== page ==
September 19-October 31, 2015

Egan’s projection-based sculptural installations mix botanical themes with shards of technology. She projects botanical imagery onto walls, floors and sculptural elements. Fragments from the natural world are melded with non-natural techniques to create subtly impossible, hybrid tableaus. These electronically-forged composites place the viewer in a conversation between their memories of the natural world, and a new, mediated experience of a plant or flower.

Curated by Dr. Lee Gray and organized by the Paul and Lulu Hilliard University Art Museum, Lafayette, Louisiana.



The Great Museum

October 22, 2015, 7:30 pm at the Robinson Film Center







Sketches from the Trenches: Jean Despujols in World War I

November 7, 2015-January 31, 2016

Despujols was a machine gunner in the French army during WWI. With the help of the History Department, this exhibit will tell the story of major battles in France (e.g. Verdun) experienced by Despujols, and reveal the war-torn people and landscape he movingly depicted.

Free lectures:

November 7, 5:15 pm: "Researching My Grandfather" by Trey Gibson, MA, Director of Debate, LSUS

November 20 & 30, 6:30 pm: "Visions of Hell: The World War I Sketchbook and Journal of Jean Despujols" by Dr. Dana Kress, Professor of French

Dr. Kress was the first scholar to extensively research Despujols' work, and is currently working on a book about these World War I sketches.

January 29, 2016, 6 pm: “Intelligence in World War I” by Dr. Thomas Boghardt, senior historian at the U.S. Army Center of Military History

Dr. Boghardt's research focuses on U.S. military intelligence operations in postwar Europe. He has served as the historian at the International Spy Museum in Washington, D.C., and as a Thyssen fellow at Georgetown University. Dr. Boghardt is the author of several books, including The Zimmermann Telegram (2012) and Spies of the Kaiser (2005). He received his PhD in modern European history from the University of Oxford.



Supposed to Be the New World: Bauhaus Books, Bauhaus People, Bauhaus Culture in America 1925-1955

November 7, 2015-January 31, 2016

Curated by Randall Ross and Molly McCombs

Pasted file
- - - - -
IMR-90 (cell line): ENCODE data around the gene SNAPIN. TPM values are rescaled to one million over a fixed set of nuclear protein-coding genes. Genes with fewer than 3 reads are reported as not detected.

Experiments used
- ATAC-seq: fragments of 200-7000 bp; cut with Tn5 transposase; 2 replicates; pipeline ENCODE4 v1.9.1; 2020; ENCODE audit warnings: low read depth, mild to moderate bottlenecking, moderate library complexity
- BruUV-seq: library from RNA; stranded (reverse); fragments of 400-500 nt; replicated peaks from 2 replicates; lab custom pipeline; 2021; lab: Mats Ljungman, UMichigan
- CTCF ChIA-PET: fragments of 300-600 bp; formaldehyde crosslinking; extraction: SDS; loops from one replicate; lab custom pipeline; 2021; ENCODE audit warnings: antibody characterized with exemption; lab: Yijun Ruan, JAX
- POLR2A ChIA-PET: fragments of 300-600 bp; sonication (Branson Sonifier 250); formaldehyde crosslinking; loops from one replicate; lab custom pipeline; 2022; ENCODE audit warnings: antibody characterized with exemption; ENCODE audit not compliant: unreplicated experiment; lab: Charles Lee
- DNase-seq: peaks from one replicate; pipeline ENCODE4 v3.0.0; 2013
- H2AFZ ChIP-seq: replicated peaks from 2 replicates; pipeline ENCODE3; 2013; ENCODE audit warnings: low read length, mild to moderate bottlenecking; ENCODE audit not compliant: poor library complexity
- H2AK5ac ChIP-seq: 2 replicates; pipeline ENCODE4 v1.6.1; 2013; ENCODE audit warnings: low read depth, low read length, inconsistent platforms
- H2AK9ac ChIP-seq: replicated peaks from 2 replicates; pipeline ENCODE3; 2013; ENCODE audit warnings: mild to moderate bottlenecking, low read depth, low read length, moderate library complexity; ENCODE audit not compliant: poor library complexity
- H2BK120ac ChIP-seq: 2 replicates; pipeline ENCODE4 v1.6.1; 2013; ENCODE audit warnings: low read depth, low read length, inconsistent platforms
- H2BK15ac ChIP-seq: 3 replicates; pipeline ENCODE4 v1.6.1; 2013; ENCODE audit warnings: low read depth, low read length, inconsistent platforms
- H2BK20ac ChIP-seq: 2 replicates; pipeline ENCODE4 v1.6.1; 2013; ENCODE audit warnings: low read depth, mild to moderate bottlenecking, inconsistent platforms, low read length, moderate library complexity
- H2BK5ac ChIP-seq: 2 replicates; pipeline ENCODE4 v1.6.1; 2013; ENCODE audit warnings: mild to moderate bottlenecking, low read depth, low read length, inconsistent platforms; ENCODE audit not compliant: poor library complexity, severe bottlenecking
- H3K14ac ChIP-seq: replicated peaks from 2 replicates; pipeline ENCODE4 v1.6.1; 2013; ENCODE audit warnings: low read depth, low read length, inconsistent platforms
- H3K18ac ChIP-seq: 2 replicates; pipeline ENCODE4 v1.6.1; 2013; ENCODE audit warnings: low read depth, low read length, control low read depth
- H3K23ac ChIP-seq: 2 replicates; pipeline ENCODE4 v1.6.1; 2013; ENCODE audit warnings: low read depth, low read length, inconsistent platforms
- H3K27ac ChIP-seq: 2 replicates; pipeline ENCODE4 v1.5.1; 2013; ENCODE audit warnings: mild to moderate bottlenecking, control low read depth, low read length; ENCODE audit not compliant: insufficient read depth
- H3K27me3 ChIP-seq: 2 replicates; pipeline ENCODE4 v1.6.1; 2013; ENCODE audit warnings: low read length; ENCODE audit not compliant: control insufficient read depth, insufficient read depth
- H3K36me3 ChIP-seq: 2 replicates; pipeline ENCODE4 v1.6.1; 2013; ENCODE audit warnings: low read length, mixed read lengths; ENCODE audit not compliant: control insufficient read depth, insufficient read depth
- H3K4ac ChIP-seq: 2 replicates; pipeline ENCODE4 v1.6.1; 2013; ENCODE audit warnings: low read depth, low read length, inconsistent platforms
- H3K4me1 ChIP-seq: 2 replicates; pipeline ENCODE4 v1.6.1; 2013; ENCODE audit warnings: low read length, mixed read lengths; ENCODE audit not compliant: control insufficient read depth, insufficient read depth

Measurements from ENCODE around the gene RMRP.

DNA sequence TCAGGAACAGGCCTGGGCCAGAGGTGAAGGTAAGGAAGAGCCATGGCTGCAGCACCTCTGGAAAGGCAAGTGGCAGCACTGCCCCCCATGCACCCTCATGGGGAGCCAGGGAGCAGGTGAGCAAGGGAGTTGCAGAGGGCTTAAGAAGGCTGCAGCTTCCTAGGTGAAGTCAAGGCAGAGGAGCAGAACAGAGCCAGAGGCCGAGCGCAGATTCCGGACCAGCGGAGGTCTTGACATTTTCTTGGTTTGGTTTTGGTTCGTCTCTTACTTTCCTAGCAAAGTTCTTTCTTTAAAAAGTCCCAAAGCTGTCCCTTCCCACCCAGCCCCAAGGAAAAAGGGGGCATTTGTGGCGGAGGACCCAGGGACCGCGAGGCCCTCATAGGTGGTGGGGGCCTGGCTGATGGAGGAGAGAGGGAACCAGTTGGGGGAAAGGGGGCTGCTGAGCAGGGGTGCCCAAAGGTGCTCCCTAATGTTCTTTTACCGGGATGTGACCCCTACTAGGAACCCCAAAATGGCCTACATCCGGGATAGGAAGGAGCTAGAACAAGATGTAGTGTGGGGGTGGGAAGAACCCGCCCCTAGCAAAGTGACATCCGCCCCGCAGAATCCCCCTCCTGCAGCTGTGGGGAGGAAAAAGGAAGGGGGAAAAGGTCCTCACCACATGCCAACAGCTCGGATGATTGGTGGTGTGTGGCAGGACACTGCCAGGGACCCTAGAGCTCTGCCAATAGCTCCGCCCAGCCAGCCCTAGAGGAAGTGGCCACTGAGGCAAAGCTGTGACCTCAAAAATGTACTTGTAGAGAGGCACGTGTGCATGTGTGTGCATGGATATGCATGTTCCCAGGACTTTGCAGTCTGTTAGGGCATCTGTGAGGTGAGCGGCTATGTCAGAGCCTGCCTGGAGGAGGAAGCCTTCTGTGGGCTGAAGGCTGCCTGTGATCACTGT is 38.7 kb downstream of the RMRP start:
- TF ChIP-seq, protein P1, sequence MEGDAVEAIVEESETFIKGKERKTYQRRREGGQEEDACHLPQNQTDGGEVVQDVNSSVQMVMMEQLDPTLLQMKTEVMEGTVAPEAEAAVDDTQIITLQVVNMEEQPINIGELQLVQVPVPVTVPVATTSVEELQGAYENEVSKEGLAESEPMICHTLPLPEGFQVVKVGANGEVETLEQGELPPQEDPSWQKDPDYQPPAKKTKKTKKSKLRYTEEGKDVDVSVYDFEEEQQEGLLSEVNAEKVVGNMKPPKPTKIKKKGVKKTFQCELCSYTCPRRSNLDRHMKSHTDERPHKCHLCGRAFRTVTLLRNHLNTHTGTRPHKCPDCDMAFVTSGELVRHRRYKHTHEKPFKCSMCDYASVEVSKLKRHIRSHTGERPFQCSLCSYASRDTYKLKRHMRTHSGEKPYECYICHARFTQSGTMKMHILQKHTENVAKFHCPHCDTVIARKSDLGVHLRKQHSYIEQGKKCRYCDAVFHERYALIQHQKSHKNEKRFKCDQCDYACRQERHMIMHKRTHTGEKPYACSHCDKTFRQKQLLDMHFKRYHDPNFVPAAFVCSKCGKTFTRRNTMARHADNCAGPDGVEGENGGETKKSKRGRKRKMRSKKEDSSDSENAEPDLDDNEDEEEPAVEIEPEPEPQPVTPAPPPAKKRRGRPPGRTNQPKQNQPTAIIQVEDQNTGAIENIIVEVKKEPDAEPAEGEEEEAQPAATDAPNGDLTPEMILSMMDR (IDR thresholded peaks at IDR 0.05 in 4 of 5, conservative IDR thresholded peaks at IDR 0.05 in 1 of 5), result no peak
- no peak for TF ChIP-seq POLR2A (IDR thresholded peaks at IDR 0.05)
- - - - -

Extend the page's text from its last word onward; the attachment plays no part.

Opening reception: November 7, 5-7 pm

Rapid technological, intellectual, social, and artistic innovations between the World Wars all contributed to the birth of a new form of communication: the Design Book.

This exhibition examines the links between printing, photography, the graphic arts, and fine arts via networks from Berlin to Chicago, and features original work by A. M. Cassandre, Jan Tschichold, László Moholy-Nagy, Herbert Bayer, Paul Rand, and many others.

The historic collaborations between trade unionists, the avant-garde, and commercial artists are visually represented by artifacts from the era including books, periodicals, and ephemera drawn from an extensive private collection.



February 25, 2016

In September 2001, over 100 tiny chickens struggled to make their way from Malaysia to Vacherie, Louisiana, bound to become the first poultry Cajun Kings and Queens. Imported by Jerry Schexnayder, these peculiar birds sparked keen interest in a handful of folks from South Louisiana who soon shaped them into fierce competitors. Told through a series of engaging interviews shot on location, Serama Serenade explores a fascinating folk practice in which multicolored, pint-size cocks and hens face off in a matchup that measures both beauty and talent. Remarkably, these birds simultaneously face pressures to conform, to weed their variegated plumage out of the gene pool in order to meet American poultry standards. A love song to a curious folk practice, Serama Serenade is a quirky ethnographic documentary celebrating the Cajun Classic, the “superbowl” of chicken beauty pageants. Here exotic chickens compete to catch the judge’s eye, all the while struggling with pressures of assimilation in a foreign land.


Awkward Family Photos: The Exhibition

February 12-April 16, 2016

Mike Bender and Doug Chernack, creators of the viral site Awkward Family Photos, will bring their exhibit to Centenary on their national museum tour. AWKWARD FAMILY PHOTOS—THE EXHIBITION aims to provide a place for people to celebrate awkwardness while taking comfort in the fact that their family is not alone. Bender and Chernack hope this exhibition will “bring all our families a little closer together as we acknowledge those special times when we wished we were a lot farther apart.” The campus will be encouraged to add their own awkward family photos to our gallery walls. (All photos courtesy of Awkward Family Photos. AFP Exhibition © 2014 Awkward Family, LLC. All rights reserved.)

April 1, 2016, 5:30-7 pm: Awkward Poetry Reading Bring your awkward (or exceptionally skilled) family poems to complement or counterbalance the Awkward Family Photos Exhibit. Special guest Genaro Kỳ Lý Smith headlined the event with selections from his recent book, The Land Baron's Sun: The Story of Lý Loc and His Seven Wives. Genaro Kỳ Lý Smith was born in Vietnam. He lives with his wife and two daughters in Ruston, LA, where he teaches literature, composition, and creative writing at Louisiana Tech University. Wine and snacks were provided.


Cutting Down the Tree of Life: Haitian Art from the Permanent Collection, with "Wasteland: Charcoal in Haiti" by Jonathan Auch

February 13-April 30, 2016

Opening reception: February 13, 5-7 pm